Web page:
Posts Tagged ‘resolutions’

Make It Easy On Yourself

New Year’s resolutions: they’re irresistible. We make them, break them, flout, revile, or ridicule them but they are as ubiquitous a ritual as champagne on New Year’s Eve. The calendar and the clock conspire to awaken in us the promise not only of longer days and warmer weather but also of redemption: “This year, I will…”happyny

In the interest of providing comfort, ease and peace of mind to our friends, I have, with the help of several compatriots, compiled a list of resolutions most of us will not fail to achieve. Herewith, in 2011,  we resolve to:

1. get some sleep
In a nod to the insominiacs, we do not specify how much sleep we resolve to get nor add the burden of expectation that we will sleep every day (which also includes the party-goers among us).

2. eat
Here we define “eat” as taking sustenance in any form.

3. drink
Same thing.

4. turn head to the right
Anyone who drives will want to turn the head in order to back out of a tight space or engage in parallel parking. Those who don’t may have occasion to cross the street or glance back to make sure they’re not being followed.

5. smile
This is a bit more challenging. After some debate, allowances will be made for grimaces, smirks, tight-lipped half-smiles, and foolish or vaguely threatening grins.

6. look out a window
Even cellblocks have them, although they can be difficult to reach.

7.  leave the house wearing clothing
Any clothing is permissible; we wanted to allow for those of us who may shuffle out the door in our pj’s to get the paper. Anything after that is a matter of common sense, of course.

8. ignore someone
It’s going to happen anyway; might as well make it a resolution.

9. complain

10. spend time on one or more social networking sites
This really is a no-brainer.

Feel free to share your can’t-miss resolutions…and have a great entry into 2011.
image: photofurl

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‘Tis a new year of diminished expectations which means technically, I don’t even need to make any resolutions for 2009. No one really expects me to keep them. In fact, no one seems to expect anything of me, or themselves or anyone else – except if your initials are BHO, in which case you are expected to save the world, save us from ourselves and stop smoking. No extra credit for those six-pack abs, buddy and sorry but last November is so last year.

In the spirit of setting the bar low enough for me to crawl under, I hereby resolve:

  • …to refrain from offering my opinion about whether Caroline Kennedy should serve as New York’s junior Senator even if asked. Not that I’d ever be asked because if I were, I’d only be reminded that as I live in New Jersey, my opinion is irrelevant .
  • …to consider long and hard any and all offers to work for the new administration.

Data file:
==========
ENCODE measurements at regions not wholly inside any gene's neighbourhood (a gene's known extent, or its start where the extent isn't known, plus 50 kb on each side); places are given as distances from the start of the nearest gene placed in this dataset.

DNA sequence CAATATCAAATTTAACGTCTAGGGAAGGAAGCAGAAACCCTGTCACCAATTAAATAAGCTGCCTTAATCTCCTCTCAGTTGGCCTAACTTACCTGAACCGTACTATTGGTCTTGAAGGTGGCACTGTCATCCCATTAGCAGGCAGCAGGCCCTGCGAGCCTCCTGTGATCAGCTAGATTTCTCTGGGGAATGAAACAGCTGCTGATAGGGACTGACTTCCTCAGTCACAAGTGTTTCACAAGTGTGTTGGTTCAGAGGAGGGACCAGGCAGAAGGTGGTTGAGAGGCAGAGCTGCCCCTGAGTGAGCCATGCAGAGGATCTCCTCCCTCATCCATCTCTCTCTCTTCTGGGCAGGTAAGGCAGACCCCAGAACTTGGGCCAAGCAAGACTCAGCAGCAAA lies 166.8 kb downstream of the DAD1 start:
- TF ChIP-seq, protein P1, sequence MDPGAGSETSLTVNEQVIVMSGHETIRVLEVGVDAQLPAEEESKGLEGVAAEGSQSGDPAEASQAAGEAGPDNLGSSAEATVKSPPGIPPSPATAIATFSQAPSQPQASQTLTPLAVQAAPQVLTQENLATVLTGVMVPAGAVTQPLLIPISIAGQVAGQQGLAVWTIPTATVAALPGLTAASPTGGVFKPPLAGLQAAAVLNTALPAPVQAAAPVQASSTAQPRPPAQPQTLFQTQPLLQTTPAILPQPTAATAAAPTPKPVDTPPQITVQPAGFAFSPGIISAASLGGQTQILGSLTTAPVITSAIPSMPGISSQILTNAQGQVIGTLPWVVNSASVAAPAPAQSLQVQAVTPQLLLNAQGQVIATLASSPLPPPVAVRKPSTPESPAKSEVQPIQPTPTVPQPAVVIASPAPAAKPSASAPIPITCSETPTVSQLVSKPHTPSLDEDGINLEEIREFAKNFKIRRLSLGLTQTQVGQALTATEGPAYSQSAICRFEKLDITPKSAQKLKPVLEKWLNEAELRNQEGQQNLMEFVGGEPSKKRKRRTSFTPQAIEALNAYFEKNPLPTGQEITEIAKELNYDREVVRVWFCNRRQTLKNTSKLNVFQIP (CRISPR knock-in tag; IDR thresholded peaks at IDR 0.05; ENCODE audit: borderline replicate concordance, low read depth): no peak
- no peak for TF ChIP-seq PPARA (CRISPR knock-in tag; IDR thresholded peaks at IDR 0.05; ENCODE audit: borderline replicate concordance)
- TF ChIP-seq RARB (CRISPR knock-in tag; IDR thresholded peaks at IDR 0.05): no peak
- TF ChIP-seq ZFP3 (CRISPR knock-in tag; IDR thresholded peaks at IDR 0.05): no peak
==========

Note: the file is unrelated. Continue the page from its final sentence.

• …to stop resolving to give up sugar. Why should I? Sugar is a mood elevator and an anti-depressant and it certainly enhances the taste of anything chocolate.
  • …to stop obsessing over my dog, except have you seen my dog?
  • …to keep trying to solve the Middle East crisis – at least in my head, since no one’s asked me for my opinion.
  • …to find inner peace. I hold over this resolution from year to year. Obviously, I haven’t found it yet. Check back with me in June.

As my friend Dave suggested, have a Very New Year!

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The House Foreign Relations Committee voted yesterday to condemn the mass killings of Armenians in Turkey in 1915. The resolution, in particular the use of the word “genocide” infuriated the Turkish government, whose president strongly condemned the resolution and warned that Turkish support for US activities in Iraq could be seriously jeopardized. Turkey is already angry with the US for its perceived lack of support for Turkey’s incursions into Iraq to fight Kurdish rebels, a move which has been strongly condemned by a Kurdish lawmaker in the Iraqi Parliament.

Rather than condemn you to further reading about angry politicians in global hot-spots, I thought it would be interesting to consider resolutions like this most recent one. Today’s open question on Yahoo’s answer board was “Why does the US Congress Pass Resolutions Condeming Other Countries?” Bloggers noted that Congress had recently passed a resolution urging Japan to apologize for tricking South Korean women into sexual slavery during WWW II. One poster noted that the U.S. is loathe to condemn its own actions, which would seem to be borne out by a search for resolutions about slavery or the treatment of Native Americans. A resolution was passed in 2005 in the Senate apologizing for its failure to enact anti-lynching legislation (a rather roundabout way of approaching the subject of slavery and the government’s complicity). That same year, the Senate considered legislation introduced by Senator Sam Brownback (Republican of Kansas and a candidate for President in ’08) apologizing to Native Americans; the resolution was apparently never passed. There was, however, a Congressional resolution passed in 1993 apologizing for the overthrow of the Kingdom of Hawaii in 1893.

Actually, many governments around the world issue resolutions as a way to make symbolic gestures for particular political constituencies. It’s tougher than ever for the U.S. to make such gestures in a community that views us as morally suspect. Still, resolutions have their place, if for no other reason than to prevent history from being rewritten. Where it gets a little silly is when Congress starts making resolutions condemning private organizations or citizens whose views, whether we like them or not, represent exactly that – private views. Instead of the intemperate rush to condemn, I’d urge Congress to move on. There’s work to be done.

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